These numerous nuclear sites and contaminated territories have posed unprecedented risks since the beginning of the Russia’s war in Ukraine in 2014. The estimation of these risks is still difficult both because of the continuing hostilities and the lack of historical precedents, but they will certainly durably affect national, regional and international nuclear security and safety.
Immediate risks: direct damage from military activities and disruptions of nuclear security and safety
Since the first days of the Russian war, there has been an unprecedented situation in which, as the International Atomic Energy Agency put it, all indispensable pillars for ensuring nuclear safety and security during an armed conflict has been significantly compromised. Among these pillars are physical integrity of nuclear installations, their secure connection to the electrical grid, normal functioning of safety, security and radiation monitoring systems, lack of undue pressure on the operating personnel, and reliable communications16.
These risks have been in international spotlight since the first days of the war when the Russian military seized Chernobyl site and fighting took place in the vicinity of the decommissioned reactors, reactor 4 that was destroyed in 1986 with its new confinement structure, spent fuel and RW facilities. The emplacement and maneuvering of military vehicles, and the digging trenches by soldiers led to highly contaminated soil being stirred up, which led to further spread of radioactivity. However, the disruption of the Chernobyl facilities’ connection to the electrical grid represented an even more serious risk because this threatened to disable ventilation and cooling systems. Indeed, spent nuclear fuel from shutdown Chernobyl reactors stored on the site needs constant cooling and ventilation because it continues to produce heat, although in much less dangerous quantities when decades ago. For several days Chernobyl facilities operated on back-up diesel generators.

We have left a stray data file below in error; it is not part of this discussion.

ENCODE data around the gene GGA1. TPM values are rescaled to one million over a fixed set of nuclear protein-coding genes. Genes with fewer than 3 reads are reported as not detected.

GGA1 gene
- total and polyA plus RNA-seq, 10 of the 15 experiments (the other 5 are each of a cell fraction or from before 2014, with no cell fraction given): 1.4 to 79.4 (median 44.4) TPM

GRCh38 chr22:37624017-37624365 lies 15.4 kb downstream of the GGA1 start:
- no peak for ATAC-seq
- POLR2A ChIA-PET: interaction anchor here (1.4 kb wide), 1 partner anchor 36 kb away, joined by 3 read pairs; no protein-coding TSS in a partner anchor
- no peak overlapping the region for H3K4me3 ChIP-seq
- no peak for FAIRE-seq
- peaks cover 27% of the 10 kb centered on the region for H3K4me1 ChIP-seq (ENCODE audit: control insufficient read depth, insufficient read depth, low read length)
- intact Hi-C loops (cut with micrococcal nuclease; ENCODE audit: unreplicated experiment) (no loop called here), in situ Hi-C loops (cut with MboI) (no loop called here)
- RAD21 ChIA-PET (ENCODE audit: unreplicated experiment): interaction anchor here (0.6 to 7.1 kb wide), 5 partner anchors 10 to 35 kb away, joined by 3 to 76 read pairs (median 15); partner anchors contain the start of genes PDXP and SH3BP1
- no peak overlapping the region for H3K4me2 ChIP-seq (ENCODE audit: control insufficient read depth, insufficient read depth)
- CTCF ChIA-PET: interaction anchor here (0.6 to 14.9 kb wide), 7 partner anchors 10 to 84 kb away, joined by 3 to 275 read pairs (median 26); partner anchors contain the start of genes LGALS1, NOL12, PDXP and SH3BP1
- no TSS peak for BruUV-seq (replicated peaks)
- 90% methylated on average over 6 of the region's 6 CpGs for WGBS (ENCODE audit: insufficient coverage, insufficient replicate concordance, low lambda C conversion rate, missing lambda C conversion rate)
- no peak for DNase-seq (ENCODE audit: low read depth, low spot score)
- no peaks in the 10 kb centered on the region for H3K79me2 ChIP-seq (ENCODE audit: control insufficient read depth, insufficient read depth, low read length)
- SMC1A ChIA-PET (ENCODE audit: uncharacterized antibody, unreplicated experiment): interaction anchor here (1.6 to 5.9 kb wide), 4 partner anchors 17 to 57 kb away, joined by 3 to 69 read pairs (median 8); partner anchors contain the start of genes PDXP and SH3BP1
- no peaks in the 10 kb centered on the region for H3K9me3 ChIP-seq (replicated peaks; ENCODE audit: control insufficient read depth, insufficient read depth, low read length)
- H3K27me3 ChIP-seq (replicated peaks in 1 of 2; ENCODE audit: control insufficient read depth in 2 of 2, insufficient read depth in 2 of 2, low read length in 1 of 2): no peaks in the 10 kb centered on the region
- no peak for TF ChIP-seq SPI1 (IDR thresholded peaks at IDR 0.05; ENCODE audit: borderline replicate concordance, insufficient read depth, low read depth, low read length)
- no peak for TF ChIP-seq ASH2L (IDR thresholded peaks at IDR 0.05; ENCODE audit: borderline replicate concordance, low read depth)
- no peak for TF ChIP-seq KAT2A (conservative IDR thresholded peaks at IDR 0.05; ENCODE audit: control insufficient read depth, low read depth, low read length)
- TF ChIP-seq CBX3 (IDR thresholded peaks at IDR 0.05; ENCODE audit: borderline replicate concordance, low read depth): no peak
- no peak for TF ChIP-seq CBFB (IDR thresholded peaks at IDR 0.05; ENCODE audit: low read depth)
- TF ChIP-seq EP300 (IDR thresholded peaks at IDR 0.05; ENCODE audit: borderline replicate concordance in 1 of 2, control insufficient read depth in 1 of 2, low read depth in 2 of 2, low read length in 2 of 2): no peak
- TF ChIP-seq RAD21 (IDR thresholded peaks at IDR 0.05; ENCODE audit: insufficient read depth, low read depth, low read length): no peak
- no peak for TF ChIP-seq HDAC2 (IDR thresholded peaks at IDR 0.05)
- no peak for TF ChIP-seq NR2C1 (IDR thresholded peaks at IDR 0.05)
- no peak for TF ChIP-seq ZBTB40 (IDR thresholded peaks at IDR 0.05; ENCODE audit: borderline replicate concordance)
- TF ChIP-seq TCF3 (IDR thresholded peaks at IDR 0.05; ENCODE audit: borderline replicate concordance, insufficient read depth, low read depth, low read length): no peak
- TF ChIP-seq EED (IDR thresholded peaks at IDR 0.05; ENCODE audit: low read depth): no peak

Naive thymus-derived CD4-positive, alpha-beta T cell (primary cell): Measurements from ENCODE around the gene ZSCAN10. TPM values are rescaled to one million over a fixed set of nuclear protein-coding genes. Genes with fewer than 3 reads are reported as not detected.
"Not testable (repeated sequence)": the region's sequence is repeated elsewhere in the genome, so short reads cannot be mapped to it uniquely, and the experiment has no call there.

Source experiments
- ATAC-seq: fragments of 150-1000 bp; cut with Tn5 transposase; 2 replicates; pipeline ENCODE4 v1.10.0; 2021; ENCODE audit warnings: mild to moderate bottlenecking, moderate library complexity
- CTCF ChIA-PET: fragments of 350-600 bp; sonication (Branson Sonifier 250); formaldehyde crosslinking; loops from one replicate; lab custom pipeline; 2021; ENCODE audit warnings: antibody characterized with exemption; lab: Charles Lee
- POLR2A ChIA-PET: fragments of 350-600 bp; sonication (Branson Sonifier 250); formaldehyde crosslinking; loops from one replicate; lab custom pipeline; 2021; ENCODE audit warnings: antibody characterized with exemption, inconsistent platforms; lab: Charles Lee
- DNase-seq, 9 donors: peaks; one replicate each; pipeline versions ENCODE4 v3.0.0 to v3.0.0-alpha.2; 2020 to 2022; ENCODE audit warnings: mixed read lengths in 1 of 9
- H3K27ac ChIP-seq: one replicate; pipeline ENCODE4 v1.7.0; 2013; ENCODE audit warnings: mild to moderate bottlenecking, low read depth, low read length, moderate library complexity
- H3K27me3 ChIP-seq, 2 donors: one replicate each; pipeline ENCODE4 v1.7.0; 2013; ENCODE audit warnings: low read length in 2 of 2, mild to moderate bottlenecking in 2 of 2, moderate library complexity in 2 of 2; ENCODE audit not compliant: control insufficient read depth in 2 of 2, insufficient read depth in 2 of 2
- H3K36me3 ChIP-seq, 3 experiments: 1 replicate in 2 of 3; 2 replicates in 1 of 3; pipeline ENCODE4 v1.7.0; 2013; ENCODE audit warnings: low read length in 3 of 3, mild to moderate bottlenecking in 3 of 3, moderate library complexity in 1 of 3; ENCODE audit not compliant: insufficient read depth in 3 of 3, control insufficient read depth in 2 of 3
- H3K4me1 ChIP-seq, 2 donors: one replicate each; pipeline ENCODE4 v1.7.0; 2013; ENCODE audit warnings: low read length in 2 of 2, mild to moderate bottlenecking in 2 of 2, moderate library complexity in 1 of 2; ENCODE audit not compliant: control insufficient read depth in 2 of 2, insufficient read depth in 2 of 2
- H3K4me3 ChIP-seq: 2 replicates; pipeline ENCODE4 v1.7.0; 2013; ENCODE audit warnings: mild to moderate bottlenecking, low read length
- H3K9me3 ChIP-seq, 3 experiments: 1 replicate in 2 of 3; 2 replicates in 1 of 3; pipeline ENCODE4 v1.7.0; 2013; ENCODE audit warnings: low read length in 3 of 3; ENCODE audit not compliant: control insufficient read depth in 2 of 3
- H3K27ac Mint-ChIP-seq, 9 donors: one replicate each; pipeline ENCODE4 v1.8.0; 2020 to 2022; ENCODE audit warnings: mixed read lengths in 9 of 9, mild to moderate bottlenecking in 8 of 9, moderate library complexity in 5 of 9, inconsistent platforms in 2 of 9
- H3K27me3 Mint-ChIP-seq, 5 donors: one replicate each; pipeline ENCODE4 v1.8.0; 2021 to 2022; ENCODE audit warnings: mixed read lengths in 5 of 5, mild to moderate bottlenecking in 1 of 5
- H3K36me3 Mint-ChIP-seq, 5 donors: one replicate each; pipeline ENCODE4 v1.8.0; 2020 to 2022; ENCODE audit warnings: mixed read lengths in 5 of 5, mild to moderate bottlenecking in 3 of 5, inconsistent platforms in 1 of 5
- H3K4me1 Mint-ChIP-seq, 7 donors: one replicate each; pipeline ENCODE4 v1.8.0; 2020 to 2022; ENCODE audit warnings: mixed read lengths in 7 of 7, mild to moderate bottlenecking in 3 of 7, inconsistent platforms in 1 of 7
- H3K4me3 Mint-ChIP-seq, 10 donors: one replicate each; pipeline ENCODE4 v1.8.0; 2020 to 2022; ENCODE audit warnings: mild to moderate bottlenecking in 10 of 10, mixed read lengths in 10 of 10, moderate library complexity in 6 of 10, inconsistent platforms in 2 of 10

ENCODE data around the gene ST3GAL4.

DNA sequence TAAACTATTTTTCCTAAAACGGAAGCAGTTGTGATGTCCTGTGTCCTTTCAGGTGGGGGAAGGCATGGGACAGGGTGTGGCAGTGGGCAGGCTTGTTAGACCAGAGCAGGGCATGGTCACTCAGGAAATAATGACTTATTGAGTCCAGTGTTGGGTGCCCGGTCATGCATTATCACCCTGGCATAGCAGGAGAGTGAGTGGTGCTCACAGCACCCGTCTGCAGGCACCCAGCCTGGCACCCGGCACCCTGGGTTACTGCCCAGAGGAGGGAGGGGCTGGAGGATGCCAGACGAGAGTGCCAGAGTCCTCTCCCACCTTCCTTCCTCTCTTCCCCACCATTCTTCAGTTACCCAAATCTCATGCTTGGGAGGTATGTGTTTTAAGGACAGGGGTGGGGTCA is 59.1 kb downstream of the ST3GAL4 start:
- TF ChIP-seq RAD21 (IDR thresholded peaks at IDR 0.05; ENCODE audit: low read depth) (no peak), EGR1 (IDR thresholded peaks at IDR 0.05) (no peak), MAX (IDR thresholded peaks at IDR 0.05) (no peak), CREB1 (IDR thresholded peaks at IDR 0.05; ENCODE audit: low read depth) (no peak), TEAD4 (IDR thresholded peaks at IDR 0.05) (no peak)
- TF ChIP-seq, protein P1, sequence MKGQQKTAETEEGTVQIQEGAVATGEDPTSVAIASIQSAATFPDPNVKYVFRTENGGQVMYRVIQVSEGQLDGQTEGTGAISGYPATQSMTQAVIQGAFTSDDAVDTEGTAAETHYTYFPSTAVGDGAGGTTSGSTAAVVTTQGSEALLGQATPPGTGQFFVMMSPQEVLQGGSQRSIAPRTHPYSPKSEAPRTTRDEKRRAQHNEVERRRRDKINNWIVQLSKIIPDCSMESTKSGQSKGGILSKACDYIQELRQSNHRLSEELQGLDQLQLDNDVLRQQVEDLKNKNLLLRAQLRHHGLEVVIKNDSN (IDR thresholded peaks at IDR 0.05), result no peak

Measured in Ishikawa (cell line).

Russia also violated the IAEA pillars to guarantee nuclear safety when, on March 4, 2022, just a week into the Russian invasion of Ukraine, Russian troops broke through Ukrainian defenses in the town of Energodar, shelled, and later seized, the Zaporizhzhya Nuclear Power Plant. Damage resulted to buildings on the site including a training center and laboratory which was set on fire. In late September, Russia declared the annexation of the Zaporizhzhya region and later announced that it considers the NPP Russian property.
During the months that followed its seizure, the station has been routinely shelled, leading to further damage and to the disruption of the station’s power supply. Indeed, all of the four power lines that connect the NPP to the grid have been damaged at some point and the stations’ six large reactors, and its large SNF storage, have had to rely on diesel generators. This makes the risk of a so-called “loss of coolant” accident such as one at Fukushima Daiichi nuclear plant in March 2011 when tsunami destroyed the connection to the grid and disabled most of the cooling systems, evermore plausible.
The threats to the physical integrity of operating reactors, spent nuclear fuel storage and other facilities come also from rockets and missiles launched by Russia all over Ukrainian territory. There have been so far several cases registered of Russian guided missiles flying over the territory of nuclear plants, and on September 19, missiles exploded only 300 meters from the South Ukraine NPP in Mykolaiv region. Several other facilities with radioactive materials were hit during past months, such as low-level radioactive waste storages in Kyiv and Kharkiv and a nuclear research facility at Kharkiv Physical-technical institute.